By Shawn Raymundo
One could imagine that bicycling 2,899 miles across the country would be a one-and-done ordeal. Well, not for San Clemente resident Paul Webb.
On Friday, Aug. 6, the 67-year-old completed his coast-to-coast journey to Asbury Park, New Jersey, where he dipped the front tire of his bike in the Atlantic Ocean—a full-circle moment symbolizing the end of the trip that started from the San Clemente Pier this past April.
Embarking on the trek so he could attend his high school’s 50-year reunion while also raise roughly $30,000 for the Challenged Athletes Foundation (CAF), Webb thought to himself, “What am I going to do next?”
“My identity is that of a guy riding a bicycle and the center of attention as you go across the country,” Webb explained of the feeling he had last Friday. “Now that the ride is over, I get to reinvent my identity. … Am I a charity cyclist? Is there such a thing?”
As Webb puts it, he’s “hooked” and already planning his next adventure.
“I believe that if Canada opens up and I (have) the right equipment, I can ride to Alaska from Southern California,” Webb said. “It’s going to depend on whether the roads are frozen enough in certain places or pushing my bike up for miles and miles in wet grounds.”
Should he decide to do the Pacific Coast trip, Webb intends to use it as another fundraising opportunity, this time to benefit athletes who have suffered from concussions and working through their impacts.
“My son is a surfer in San Clemente and at 20 years old has suffered a surfing concussion by landing in the beach, so I now have a personal interest, as well as genuine interest in helping others,” he said, adding: “I think that’s a great incentive for me to do another charity ride.”
As a former lifeguard and professional athlete with experience in downhill ski racing and long-distance swimming, Webb wanted all the money he raised to go to CAF, a nonprofit that supports individuals with limitations who are pursuing athletic activities.
For the last 3-mile stretch of the trip last Friday, 17-year-old CAF grant recipient Tara Dunfee of Wall, N.J., accompanied Webb.
“I was glad to have, in that moment, Tara … next to me because that was the inspiration,” Webb said of the teen and the foundation.
Dunfee, along with some of Webb’s former classmates, joined him on the New Jersey beach, where he received heaps of praise and cheers.
“It was nice having those people there, and it was nice that I could share it with them,” he said. “What was unexpected was the round of applause from all the people on the beach.”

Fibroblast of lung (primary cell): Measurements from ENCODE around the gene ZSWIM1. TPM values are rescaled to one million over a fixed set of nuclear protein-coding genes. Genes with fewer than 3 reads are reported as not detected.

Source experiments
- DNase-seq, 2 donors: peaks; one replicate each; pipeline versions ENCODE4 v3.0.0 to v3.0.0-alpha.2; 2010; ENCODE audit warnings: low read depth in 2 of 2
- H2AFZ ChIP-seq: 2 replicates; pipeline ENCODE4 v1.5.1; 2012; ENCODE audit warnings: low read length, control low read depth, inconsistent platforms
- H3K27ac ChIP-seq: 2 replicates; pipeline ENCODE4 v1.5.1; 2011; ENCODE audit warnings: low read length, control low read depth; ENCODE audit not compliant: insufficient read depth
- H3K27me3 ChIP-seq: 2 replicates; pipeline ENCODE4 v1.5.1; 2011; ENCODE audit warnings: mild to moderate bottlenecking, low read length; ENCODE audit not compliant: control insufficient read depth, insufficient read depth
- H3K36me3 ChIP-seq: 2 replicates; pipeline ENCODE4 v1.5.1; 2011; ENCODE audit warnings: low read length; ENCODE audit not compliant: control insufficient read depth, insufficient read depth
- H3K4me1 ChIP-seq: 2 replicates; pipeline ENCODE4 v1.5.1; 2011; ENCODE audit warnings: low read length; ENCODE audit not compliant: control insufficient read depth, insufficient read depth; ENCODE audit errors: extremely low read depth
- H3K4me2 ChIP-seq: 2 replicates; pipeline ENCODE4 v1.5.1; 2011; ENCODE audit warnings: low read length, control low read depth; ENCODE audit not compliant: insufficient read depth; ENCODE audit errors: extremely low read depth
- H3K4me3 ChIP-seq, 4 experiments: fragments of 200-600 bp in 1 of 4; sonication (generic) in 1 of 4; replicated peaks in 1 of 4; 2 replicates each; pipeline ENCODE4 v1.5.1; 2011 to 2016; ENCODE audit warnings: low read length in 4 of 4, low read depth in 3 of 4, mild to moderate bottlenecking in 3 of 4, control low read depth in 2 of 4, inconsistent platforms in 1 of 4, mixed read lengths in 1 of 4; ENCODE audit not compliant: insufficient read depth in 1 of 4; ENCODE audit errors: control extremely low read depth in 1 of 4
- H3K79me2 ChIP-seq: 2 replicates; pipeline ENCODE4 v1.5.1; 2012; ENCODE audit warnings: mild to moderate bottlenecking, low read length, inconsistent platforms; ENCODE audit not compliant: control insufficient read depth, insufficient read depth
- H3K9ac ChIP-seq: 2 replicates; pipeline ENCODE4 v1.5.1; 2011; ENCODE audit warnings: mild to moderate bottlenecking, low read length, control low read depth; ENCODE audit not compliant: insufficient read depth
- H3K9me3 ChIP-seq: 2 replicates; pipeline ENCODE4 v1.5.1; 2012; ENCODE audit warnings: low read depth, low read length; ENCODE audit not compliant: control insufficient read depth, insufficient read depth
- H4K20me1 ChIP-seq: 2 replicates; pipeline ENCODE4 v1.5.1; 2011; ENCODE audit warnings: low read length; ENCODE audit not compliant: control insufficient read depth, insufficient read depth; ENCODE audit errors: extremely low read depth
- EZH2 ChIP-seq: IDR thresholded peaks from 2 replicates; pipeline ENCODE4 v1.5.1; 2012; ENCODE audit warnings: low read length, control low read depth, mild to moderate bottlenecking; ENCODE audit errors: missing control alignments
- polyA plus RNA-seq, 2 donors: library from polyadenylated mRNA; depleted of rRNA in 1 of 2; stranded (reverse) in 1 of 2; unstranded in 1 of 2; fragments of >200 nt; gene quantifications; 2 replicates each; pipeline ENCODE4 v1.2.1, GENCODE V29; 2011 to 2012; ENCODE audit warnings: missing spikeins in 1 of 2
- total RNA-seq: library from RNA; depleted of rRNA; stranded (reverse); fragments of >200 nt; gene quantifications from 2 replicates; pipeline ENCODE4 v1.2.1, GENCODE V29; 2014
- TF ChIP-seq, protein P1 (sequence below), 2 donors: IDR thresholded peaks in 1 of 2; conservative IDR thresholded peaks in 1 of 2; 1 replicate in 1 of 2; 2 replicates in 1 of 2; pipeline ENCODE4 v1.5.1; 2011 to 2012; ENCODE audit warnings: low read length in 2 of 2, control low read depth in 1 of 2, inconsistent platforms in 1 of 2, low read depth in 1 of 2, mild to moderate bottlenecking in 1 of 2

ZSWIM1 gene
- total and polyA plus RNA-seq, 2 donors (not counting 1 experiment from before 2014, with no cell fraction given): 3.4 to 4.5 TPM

Those same classmates, he acknowledged, were a primary source of inspiration and motivation to keep pedaling for the last 3½ months. Knowing that he was going to be asked to speak at his reunion on Saturday, Aug. 7, Webb used that to endure, as he didn’t want to let anyone down.
“That moment, standing there saying thank you to everyone was something I thought about,” he said of this past weekend’s Neptune High School reunion. “I knew I was going to be there and thank them for the inspiration that they gave me to get through (months) of bike riding.”
Along the journey, Webb said he came across a bevy of wonderful individuals who reinforced his confidence in humanity.
“I met the greatest people in the world, in all different areas of the country. One thing they all had in common is they were super-friendly, super-helpful,” he said. “If you need to have a boost of confidence in human nature, go ride your bike across the country.”
Webb recalled that just outside of St. Louis, Missouri, he broke down with a flat tire. It was no more than 30 seconds, he said, before a car pulled up, with the driver asking if Webb needed assistance.
The driver later came back with his son and a truck so they could drive Webb to a bike shop. They also offered Webb a home-cooked meal and let him sleep in the son’s treehouse in the backyard.
“I made a point of not going into anyone’s home because of COVID,” Webb explained, noting that throughout the trip, families and business owners offered him their yards and other places to rest at night.
Though he didn’t experience any major setbacks, Webb said he did get hypothermia in Colorado, where he got caught in a hailstorm without any protection from the elements.
“I kind of let myself get cold, because I knew I was coming to a town with a hotel,” he said. “I spent the night getting my body core (temperature) back up.”
Since finishing the trip, a couple of questions Webb said he has been asked a lot: “How are you getting back home? Are you riding back?” When he explains that he’s flying back later this week, “I can see the disappointment in their faces, and it’s been bothering me for the past three days,” he said.
As Webb already noted, though, he’s hooked on the feeling. After he flies back to Southern California on Aug. 14, he intends “to plan my next bike adventure.”
Shawn Raymundo is the city editor for the San Clemente Times. He graduated from Arizona State University with a bachelor’s degree in Global Studies. Before joining Picket Fence Media, he worked as the government accountability reporter for the Pacific Daily News in the U.S. territory of Guam. Follow him on Twitter @ShawnzyTsunami and follow San Clemente Times @SCTimesNews.